cover image To Reach the Spring: From Complicity to Consciousness in the Age of Eco-Crisis

To Reach the Spring: From Complicity to Consciousness in the Age of Eco-Crisis

Nathaniel Popkin. New Door, $15.95 trade paper (148p) ISBN 978-0-9995501-6-8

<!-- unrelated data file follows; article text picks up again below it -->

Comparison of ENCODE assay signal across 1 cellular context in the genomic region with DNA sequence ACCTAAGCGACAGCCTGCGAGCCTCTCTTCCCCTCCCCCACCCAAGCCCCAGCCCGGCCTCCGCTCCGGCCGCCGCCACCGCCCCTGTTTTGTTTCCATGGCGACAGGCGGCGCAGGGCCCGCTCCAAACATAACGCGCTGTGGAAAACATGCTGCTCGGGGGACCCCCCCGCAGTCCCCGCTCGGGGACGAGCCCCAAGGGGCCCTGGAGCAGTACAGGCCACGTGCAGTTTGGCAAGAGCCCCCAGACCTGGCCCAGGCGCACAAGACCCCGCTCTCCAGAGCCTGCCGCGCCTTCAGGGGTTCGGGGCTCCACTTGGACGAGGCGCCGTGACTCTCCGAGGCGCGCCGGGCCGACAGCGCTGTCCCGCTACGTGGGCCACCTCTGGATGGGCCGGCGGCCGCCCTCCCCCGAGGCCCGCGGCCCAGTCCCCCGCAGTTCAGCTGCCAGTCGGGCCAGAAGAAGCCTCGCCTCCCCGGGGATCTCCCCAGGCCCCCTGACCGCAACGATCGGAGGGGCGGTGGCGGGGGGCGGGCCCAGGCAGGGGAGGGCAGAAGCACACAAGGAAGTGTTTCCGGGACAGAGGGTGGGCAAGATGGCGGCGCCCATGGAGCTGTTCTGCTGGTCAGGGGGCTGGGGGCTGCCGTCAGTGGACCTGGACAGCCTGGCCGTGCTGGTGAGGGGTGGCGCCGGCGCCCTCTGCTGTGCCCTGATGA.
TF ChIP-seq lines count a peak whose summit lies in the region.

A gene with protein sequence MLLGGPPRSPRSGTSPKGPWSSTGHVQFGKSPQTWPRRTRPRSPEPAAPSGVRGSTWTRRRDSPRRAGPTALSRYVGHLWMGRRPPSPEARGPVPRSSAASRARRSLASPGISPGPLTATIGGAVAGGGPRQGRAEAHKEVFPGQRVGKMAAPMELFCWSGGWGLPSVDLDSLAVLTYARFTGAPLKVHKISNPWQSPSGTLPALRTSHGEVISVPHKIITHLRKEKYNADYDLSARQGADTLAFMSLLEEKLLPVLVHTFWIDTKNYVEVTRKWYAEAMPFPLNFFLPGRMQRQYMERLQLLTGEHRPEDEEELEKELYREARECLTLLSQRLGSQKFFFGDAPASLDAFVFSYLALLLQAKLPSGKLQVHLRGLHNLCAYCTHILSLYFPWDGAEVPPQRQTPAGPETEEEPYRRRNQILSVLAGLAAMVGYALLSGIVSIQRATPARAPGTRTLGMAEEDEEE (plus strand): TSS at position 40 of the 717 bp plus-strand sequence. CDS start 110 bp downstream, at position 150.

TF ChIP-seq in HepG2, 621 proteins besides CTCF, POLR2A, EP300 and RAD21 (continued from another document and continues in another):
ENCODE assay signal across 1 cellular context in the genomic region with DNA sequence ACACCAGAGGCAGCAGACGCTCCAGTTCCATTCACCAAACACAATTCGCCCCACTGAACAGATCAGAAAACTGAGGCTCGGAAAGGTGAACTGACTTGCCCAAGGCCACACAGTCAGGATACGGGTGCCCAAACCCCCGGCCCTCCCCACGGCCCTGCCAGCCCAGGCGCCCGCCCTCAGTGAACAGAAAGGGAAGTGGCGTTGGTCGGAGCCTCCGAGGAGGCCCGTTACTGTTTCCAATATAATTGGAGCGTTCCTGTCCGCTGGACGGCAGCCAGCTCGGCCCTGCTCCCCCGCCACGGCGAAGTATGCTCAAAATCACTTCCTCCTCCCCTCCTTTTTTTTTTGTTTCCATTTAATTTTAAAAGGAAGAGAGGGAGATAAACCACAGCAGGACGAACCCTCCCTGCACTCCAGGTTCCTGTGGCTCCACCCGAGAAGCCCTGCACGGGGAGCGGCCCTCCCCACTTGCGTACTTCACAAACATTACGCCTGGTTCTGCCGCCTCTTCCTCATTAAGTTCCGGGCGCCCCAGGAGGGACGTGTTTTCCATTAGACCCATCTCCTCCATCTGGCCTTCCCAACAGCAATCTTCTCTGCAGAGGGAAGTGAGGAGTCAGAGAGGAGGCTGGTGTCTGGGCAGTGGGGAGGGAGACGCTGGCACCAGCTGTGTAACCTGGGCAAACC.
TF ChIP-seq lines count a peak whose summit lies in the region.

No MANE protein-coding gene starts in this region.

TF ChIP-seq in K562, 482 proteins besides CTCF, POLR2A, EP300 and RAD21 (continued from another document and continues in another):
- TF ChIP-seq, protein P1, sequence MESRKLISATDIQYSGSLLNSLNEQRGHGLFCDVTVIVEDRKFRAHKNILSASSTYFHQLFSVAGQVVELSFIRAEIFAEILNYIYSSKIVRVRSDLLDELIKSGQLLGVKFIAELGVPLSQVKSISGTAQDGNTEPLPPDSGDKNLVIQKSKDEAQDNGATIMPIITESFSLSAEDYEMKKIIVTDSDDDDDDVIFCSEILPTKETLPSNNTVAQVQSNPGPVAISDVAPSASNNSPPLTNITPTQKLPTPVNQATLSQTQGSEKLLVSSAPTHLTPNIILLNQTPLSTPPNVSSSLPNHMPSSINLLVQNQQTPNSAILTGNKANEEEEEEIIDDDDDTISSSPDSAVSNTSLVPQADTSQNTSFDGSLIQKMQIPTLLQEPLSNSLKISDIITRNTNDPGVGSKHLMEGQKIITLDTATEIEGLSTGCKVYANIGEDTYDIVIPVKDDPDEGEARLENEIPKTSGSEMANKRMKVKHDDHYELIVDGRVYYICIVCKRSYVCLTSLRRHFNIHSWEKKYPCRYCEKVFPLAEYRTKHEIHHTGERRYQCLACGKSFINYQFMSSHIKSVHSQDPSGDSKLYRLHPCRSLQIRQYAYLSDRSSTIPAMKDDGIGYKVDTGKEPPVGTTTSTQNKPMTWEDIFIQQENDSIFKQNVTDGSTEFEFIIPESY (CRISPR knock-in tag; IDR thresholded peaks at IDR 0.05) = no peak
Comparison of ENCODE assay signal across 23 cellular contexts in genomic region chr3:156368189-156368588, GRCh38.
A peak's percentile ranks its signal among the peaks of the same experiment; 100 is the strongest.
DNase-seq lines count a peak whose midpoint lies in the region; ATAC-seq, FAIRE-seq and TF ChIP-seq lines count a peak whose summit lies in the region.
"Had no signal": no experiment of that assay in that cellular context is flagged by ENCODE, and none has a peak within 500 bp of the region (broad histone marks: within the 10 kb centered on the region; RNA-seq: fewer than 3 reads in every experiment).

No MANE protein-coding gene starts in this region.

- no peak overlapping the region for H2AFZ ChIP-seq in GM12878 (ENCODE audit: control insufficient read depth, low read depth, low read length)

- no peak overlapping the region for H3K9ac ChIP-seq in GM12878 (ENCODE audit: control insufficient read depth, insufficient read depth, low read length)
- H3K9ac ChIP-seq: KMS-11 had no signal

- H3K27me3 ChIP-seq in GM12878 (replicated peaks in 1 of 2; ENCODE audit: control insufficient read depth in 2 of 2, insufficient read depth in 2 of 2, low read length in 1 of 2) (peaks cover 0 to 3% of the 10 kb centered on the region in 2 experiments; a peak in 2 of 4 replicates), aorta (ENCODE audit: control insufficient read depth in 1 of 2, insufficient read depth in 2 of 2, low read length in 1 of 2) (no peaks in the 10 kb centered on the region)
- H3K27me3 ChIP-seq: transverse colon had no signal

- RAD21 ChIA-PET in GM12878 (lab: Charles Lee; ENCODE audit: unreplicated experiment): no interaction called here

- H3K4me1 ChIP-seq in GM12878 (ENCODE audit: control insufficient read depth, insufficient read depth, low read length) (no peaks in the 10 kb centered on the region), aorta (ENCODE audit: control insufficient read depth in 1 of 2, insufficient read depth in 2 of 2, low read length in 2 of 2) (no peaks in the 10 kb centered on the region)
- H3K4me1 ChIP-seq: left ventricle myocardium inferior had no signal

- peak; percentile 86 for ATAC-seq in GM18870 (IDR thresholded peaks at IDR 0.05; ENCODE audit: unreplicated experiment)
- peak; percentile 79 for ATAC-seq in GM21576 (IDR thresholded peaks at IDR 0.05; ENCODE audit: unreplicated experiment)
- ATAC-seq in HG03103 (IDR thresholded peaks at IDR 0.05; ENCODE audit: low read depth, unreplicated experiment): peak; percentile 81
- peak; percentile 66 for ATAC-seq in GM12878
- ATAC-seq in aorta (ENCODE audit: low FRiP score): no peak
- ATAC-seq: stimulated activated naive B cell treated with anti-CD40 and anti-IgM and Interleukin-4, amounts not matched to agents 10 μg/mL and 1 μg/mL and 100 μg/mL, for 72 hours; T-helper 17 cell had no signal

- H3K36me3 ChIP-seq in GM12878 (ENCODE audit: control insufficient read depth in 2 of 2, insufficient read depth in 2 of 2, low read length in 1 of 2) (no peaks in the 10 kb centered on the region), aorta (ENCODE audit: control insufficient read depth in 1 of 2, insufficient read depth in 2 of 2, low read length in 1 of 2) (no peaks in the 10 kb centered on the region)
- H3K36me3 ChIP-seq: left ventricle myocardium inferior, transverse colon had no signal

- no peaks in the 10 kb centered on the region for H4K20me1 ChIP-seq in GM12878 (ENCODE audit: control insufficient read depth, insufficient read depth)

In a ruminative but urgent treatise, historian Popkin (The Year of the Return) takes a philosophical approach to climate change, drawing analogies to other crises in human history. He begins by discussing the climate crisis as a global rallying point and by pinpointing its major causes, from the outsize political influence of fossil fuel companies to consumer culture, while recalling how his experience working for an environmental group demonstrated to him why activism is often ineffective. Popkin’s analysis picks up steam when he cites Hannah Arendt’s notion of the “banality of evil”—originally formulated in reference to those who actively or passively facilitated Nazism’s crimes—to argue that, with humanity careening toward another historic catastrophe, silence and inaction about climate change is morally unacceptable. He also discusses, more briefly, how the medieval world reacted to the Black Death, and draws from the works of Italo Calvino, Iranian poet Forough Farrokhzad, Supreme Court Justice William O. Douglas, and more. Admitting that concrete solutions to the climate crisis are beyond his purview, he concludes by urging others who are concerned about the environment to channel their concerns into action. In a glut of books on the topic, Popkin’s is notable for its thought-provoking longview perspective on how to think about and face climate change. (Dec.)